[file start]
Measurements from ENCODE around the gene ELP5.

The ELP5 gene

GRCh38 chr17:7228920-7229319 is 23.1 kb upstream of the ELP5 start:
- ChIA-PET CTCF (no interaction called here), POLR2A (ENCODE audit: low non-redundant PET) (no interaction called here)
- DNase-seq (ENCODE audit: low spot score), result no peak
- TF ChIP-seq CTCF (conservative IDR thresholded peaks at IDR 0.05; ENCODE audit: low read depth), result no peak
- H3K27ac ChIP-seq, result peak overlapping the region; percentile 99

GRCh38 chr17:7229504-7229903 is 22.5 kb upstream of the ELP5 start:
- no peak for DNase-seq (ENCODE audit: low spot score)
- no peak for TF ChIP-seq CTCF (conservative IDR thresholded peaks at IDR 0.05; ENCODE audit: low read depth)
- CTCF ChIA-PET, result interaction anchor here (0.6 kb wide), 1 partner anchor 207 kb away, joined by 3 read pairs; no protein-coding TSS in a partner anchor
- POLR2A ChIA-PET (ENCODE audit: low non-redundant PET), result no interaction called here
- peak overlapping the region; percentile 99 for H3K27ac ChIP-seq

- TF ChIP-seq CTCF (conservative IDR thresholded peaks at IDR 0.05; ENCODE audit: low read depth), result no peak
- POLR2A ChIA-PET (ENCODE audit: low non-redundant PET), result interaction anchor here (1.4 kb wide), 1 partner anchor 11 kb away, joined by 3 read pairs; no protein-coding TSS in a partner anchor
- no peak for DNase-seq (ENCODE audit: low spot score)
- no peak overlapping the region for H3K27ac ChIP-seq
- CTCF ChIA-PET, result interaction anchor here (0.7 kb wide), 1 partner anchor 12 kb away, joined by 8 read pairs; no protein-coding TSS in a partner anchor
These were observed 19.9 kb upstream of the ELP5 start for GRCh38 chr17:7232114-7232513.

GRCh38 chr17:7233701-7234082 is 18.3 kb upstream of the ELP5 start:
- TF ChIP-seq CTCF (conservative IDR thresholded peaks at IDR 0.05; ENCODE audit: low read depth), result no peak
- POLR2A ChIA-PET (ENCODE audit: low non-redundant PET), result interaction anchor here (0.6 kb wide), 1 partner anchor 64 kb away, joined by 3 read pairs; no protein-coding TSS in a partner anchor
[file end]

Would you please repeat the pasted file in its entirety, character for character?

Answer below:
Measurements from ENCODE around the gene ELP5.

The ELP5 gene

GRCh38 chr17:7228920-7229319 is 23.1 kb upstream of the ELP5 start:
- ChIA-PET CTCF (no interaction called here), POLR2A (ENCODE audit: low non-redundant PET) (no interaction called here)
- DNase-seq (ENCODE audit: low spot score), result no peak
- TF ChIP-seq CTCF (conservative IDR thresholded peaks at IDR 0.05; ENCODE audit: low read depth), result no peak
- H3K27ac ChIP-seq, result peak overlapping the region; percentile 99

GRCh38 chr17:7229504-7229903 is 22.5 kb upstream of the ELP5 start:
- no peak for DNase-seq (ENCODE audit: low spot score)
- no peak for TF ChIP-seq CTCF (conservative IDR thresholded peaks at IDR 0.05; ENCODE audit: low read depth)
- CTCF ChIA-PET, result interaction anchor here (0.6 kb wide), 1 partner anchor 207 kb away, joined by 3 read pairs; no protein-coding TSS in a partner anchor
- POLR2A ChIA-PET (ENCODE audit: low non-redundant PET), result no interaction called here
- peak overlapping the region; percentile 99 for H3K27ac ChIP-seq

- TF ChIP-seq CTCF (conservative IDR thresholded peaks at IDR 0.05; ENCODE audit: low read depth), result no peak
- POLR2A ChIA-PET (ENCODE audit: low non-redundant PET), result interaction anchor here (1.4 kb wide), 1 partner anchor 11 kb away, joined by 3 read pairs; no protein-coding TSS in a partner anchor
- no peak for DNase-seq (ENCODE audit: low spot score)
- no peak overlapping the region for H3K27ac ChIP-seq
- CTCF ChIA-PET, result interaction anchor here (0.7 kb wide), 1 partner anchor 12 kb away, joined by 8 read pairs; no protein-coding TSS in a partner anchor
These were observed 19.9 kb upstream of the ELP5 start for GRCh38 chr17:7232114-7232513.

GRCh38 chr17:7233701-7234082 is 18.3 kb upstream of the ELP5 start:
- TF ChIP-seq CTCF (conservative IDR thresholded peaks at IDR 0.05; ENCODE audit: low read depth), result no peak
- POLR2A ChIA-PET (ENCODE audit: low non-redundant PET), result interaction anchor here (0.6 kb wide), 1 partner anchor 64 kb away, joined by 3 read pairs; no protein-coding TSS in a partner anchor